Report: Seafood is more sustainable


SeafoodSource staff

Published on
October 19, 2009

Seafood is becoming more sustainable, according to a report the Monterey Bay Aquarium released on Tuesday, the 10th anniversary of its Seafood Watch sustainable seafood program and the 25th anniversary of the aquarium.

State of Seafood: Turning the Tide” details the progress made over the past several years in protecting ocean ecosystems, better managing fisheries and fish farms, and advancing the sustainable seafood movement.

“New initiatives by consumers, businesses and fishermen are gaining momentum, too,” said Julie Packard, the aquarium’s executive director, in the report’s introduction. “Market forces are driving demand for seafood from sustainable sources. Now more than ever, consumers are asking for seafood that is both good for their health and for the oceans. Fishing communities and conservationists are crafting innovative solutions to ensure that there will be fish to catch — and people to catch them — for generations to come.”

The report will be updated biennially, serving as a benchmark for the sustainable seafood movement.

“We know what we need to do,” added Packard, “and the key players are working more closely than ever to do what needs to be done.”

In conjunction with the report’s release, the aquarium has launched a national campaign, dubbed “Save Our Seafood,” urging chefs to pledge not to serve species on the Seafood Watch seafood-buying guide’s list of species to avoid. More than two dozen chefs have already joined the campaign, including Alton Brown of Be Square Productions, Rick Bayless of Frontera Grill and Topolobampo, Susan Spicer of Bayona, Rick Moonen of rm seafood and Fedele Bauccio of Bon Appétit Management Co.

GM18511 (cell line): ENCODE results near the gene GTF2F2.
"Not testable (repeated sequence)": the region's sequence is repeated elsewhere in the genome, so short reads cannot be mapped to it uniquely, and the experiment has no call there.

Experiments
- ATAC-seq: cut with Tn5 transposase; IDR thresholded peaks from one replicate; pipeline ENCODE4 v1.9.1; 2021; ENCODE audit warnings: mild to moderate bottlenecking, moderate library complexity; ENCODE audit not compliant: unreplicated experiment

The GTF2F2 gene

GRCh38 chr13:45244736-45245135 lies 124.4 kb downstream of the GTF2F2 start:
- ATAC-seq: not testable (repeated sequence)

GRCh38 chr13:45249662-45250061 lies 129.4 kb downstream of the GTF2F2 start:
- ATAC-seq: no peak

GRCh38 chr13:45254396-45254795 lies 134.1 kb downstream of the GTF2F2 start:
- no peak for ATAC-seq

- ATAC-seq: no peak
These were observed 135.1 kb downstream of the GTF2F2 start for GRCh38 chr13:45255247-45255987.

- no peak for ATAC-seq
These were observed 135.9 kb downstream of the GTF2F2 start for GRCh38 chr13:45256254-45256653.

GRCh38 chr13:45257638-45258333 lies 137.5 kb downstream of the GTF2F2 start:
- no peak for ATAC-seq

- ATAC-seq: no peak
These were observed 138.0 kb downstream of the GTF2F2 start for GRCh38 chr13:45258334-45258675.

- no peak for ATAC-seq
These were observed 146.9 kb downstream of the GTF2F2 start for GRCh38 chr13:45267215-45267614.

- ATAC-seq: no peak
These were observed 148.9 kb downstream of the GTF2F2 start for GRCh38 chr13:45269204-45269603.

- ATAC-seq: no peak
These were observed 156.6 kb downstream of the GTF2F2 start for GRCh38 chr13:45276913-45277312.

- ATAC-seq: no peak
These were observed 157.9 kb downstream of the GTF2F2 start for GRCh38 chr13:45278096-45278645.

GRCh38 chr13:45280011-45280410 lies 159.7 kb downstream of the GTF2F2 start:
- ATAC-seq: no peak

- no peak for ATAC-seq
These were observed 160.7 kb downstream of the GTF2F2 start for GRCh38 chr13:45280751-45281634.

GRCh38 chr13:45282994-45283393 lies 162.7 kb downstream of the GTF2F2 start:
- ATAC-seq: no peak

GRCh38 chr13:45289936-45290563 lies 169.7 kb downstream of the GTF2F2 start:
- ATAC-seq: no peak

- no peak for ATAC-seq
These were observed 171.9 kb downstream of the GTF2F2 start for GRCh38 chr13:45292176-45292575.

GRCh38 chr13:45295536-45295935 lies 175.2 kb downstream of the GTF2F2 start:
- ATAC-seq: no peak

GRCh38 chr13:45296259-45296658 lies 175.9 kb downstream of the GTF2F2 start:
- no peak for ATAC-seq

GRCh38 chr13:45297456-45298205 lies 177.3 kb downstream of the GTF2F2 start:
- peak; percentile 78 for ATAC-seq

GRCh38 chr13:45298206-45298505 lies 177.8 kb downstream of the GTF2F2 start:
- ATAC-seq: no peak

The aquarium has distributed nearly 32 million pocket-sized guides over the past 10 years.

The report includes a list of “Super Green” species that the aquarium says are both healthy and produced in an environmentally friendly manner: troll or pole-caught albacore tuna from the United States or British Columbia, farmed mussels, farmed oysters, Pacific sardines, Oregon pink shrimp, Alaska salmon, British Columbia spot prawns and farmed rainbow trout.

The list was developed in collaboration with the Harvard School of Public Health and Environmental Defense Fund. The species are required to meet three criteria: contaminant levels of less than 216 parts per billion of methylmercury and 11 ppb of PCBs; omega-3 levels of at least 250 milligrams per day; and listed as a “best choice” in the Seafood Watch guide.

The report also includes a list of “top North American sustainable seafood companies” that have developed sustainable seafood purchasing policies. The report highlighted the companies that are working with members of the Conservation Alliance for Seafood Solutions, which includes the aquarium: Wal-Mart, Ahold USA, Giant Eagle, Sysco Corp., Compass Group, Aramark and Sodexo Alliance.

“State of Seafood” will be officially unveiled during a press event in Los Angeles on Tuesday.

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